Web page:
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Ångström: One Ångström is 10-10 meters, 1/10 of a nanometer. Atoms in molecules are separated by about 1 Ångström. Since the wavelength of LCLS x-rays are also in the range of 1 Ångström, the distribution of x-rays scattered by an atom is influenced by the placement of its neighbor atoms in a molecule. For this reason, x-ray scattering measurements provide information on the structure of a molecule.

The wavelength of an x-ray is directly connected with the quantum of energy that it can transfer to an atom if it is absorbed. The 1.5 - 15 ångström operating range of the LCLS corresponds to x-ray energies from 8 keV to 800 eV. This means that LCLS x-rays can kick inner (K- and L-) shell electrons out of most elements encountered in nature. Kicking out electrons is the primary mechanism by which the LCLS delivers heat to a sample.

electron There are about as many Ångströms in a centimeter as there are kilometers between the planet Venus and the sun.

Femtosecond: One femtosecond is 10-15 second. A time this short is impossible to visualize in terms of everyday experience, but it is a useful unit of time for describing atomic and molecular dynamics. It takes about 10 femtoseconds for a hydrogen atom to become attached to or detached from a molecule. Atoms heavier than hydrogen are more massive and move more slowly, taking a few hundred femtoseconds to enter or leave a binding site on a molecule. An electron bound to an atom can transit from one atomic orbital to another in less than a few femtoseconds. An atom or molecule in a gas or liquid will move about one angstrom in a few femtoseconds.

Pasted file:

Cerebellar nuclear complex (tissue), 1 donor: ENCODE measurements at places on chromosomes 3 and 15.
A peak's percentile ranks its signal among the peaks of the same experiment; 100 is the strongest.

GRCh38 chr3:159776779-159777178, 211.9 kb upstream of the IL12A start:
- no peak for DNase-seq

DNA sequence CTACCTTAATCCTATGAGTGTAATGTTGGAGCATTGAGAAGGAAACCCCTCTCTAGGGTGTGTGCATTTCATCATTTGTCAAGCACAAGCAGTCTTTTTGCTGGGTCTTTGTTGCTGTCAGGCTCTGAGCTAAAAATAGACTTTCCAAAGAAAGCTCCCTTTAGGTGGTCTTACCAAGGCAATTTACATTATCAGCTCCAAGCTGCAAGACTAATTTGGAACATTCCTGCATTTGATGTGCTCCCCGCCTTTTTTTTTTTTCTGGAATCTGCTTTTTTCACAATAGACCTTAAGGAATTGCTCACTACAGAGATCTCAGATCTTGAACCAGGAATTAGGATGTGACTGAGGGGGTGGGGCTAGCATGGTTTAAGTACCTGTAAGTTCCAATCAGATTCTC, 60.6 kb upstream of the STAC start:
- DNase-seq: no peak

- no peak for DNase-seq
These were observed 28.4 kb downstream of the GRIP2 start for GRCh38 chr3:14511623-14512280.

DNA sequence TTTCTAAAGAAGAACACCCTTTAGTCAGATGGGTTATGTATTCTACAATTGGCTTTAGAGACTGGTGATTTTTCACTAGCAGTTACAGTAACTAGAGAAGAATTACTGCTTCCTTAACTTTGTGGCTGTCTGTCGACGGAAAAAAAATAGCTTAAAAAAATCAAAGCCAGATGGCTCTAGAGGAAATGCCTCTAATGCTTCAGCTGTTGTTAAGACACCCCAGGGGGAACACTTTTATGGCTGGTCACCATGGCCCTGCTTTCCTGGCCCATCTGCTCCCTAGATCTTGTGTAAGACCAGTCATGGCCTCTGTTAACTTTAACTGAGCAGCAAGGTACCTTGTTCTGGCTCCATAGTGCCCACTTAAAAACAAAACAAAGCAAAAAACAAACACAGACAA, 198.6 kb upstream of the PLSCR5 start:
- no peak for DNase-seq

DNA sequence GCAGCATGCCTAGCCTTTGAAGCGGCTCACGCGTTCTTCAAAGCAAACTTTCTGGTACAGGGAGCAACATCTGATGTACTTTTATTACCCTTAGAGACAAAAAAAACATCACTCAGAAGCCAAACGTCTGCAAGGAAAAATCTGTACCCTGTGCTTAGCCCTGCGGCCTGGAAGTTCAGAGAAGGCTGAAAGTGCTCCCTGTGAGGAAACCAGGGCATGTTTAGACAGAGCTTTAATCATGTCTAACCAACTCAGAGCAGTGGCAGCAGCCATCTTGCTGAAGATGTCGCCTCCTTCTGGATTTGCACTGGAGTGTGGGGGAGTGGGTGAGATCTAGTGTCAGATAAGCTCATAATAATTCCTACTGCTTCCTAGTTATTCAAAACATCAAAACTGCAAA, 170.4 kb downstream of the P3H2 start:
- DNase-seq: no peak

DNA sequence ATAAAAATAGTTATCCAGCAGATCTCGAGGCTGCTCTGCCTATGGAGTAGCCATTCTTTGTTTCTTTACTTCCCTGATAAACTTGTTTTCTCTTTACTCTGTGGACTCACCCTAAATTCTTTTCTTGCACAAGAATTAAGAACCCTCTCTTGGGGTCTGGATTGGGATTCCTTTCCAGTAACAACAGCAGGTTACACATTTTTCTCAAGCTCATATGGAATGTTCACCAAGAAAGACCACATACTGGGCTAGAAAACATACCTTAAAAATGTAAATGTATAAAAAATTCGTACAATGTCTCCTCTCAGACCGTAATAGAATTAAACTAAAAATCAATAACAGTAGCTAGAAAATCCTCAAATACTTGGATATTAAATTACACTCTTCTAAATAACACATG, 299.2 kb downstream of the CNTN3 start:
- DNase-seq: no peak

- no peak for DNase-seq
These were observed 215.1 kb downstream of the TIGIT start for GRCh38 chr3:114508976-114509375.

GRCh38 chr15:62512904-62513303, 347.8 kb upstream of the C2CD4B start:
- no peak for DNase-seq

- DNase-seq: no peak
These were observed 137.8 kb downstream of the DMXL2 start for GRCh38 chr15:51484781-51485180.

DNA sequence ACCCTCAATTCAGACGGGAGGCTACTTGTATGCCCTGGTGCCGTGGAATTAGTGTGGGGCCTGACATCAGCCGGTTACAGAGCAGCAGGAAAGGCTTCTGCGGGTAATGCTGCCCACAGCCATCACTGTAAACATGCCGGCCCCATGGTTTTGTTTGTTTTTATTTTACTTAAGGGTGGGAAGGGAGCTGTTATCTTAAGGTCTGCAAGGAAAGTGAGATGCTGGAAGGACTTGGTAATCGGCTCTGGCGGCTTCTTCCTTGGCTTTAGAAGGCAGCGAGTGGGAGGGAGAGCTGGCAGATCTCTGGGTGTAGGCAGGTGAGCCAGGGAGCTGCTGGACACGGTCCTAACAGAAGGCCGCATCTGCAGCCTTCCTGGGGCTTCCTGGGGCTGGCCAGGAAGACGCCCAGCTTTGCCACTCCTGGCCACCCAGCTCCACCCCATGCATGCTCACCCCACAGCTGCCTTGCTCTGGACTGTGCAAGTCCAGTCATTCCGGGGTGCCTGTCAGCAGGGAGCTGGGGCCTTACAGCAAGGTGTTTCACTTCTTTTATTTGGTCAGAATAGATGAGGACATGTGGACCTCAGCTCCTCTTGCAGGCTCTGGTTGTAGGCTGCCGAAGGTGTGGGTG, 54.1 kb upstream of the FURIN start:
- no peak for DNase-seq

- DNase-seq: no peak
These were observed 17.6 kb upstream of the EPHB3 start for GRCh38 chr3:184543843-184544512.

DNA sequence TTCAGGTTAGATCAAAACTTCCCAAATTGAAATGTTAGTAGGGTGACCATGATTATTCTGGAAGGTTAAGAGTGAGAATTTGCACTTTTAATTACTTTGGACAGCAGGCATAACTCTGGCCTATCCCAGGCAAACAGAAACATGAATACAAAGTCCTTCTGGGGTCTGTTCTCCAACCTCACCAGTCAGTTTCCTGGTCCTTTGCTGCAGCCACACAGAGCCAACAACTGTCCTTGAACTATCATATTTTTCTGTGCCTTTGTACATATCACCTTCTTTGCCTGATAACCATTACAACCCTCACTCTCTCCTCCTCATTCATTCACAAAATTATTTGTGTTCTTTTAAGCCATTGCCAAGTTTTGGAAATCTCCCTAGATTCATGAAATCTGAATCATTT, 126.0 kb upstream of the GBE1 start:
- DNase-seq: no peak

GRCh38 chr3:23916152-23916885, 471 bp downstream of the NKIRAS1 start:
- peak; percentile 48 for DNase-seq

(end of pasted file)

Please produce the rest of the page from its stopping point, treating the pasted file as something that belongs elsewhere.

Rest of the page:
electron Light, which travels at 186,000 miles per second, moves no more than the thickness of a sheet of paper in 150 femtoseconds.

electron There are about as many femtoseconds in a minute as there are minutes in the entire history the universe.

Source: Office of Basic Energy Science

Self-Amplified Spontaneous Emission - SASE

An intense, highly collimated electron beam travels through an undulator magnet. The alternating north and south poles of the magnet force the electron beam to travel on an approximately sinusoidal trajectory, emitting synchrotron radiation as it goes.

The electron beam and this synchrotron radiation travelling with it are so intense that the electron motion is modified by the electromagnetic fields of its own emitted synchrotron light. Under the influence of both the undulator and its own synchrotron radiation, the electron beam begins to form micro-bunches, separated by a distance equal to the wavelength of the emitted radiation.

These micro-bunches begin to radiate as if they were single particles with immense charge. The process reaches saturation when the micro-bunching has gone as far as it can go.